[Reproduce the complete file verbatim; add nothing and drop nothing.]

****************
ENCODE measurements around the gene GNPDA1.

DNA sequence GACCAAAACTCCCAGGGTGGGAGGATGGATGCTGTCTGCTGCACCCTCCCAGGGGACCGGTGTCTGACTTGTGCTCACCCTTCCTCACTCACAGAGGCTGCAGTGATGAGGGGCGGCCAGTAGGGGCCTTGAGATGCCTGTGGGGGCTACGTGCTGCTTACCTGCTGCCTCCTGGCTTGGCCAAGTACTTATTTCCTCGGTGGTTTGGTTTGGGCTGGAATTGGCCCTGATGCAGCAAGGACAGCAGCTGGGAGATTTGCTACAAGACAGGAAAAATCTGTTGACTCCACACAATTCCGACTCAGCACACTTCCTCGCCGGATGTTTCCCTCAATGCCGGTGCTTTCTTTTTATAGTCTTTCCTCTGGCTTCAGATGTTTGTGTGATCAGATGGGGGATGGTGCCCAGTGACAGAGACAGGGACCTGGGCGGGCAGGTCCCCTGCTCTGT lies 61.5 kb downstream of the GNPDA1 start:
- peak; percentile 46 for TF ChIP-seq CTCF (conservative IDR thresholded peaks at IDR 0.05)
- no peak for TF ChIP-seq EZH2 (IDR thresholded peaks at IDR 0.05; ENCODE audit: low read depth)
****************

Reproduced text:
ENCODE measurements around the gene GNPDA1.

DNA sequence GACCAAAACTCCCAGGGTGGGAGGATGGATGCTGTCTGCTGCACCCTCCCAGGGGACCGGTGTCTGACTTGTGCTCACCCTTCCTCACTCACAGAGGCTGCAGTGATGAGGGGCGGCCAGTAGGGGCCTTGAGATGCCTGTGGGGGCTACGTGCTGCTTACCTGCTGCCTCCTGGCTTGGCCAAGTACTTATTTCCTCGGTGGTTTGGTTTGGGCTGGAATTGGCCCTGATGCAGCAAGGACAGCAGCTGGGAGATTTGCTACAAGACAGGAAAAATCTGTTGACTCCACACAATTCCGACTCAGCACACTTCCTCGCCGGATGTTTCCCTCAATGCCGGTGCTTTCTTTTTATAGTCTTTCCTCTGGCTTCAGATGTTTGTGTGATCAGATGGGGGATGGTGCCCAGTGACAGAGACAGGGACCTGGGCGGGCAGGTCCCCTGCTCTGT lies 61.5 kb downstream of the GNPDA1 start:
- peak; percentile 46 for TF ChIP-seq CTCF (conservative IDR thresholded peaks at IDR 0.05)
- no peak for TF ChIP-seq EZH2 (IDR thresholded peaks at IDR 0.05; ENCODE audit: low read depth)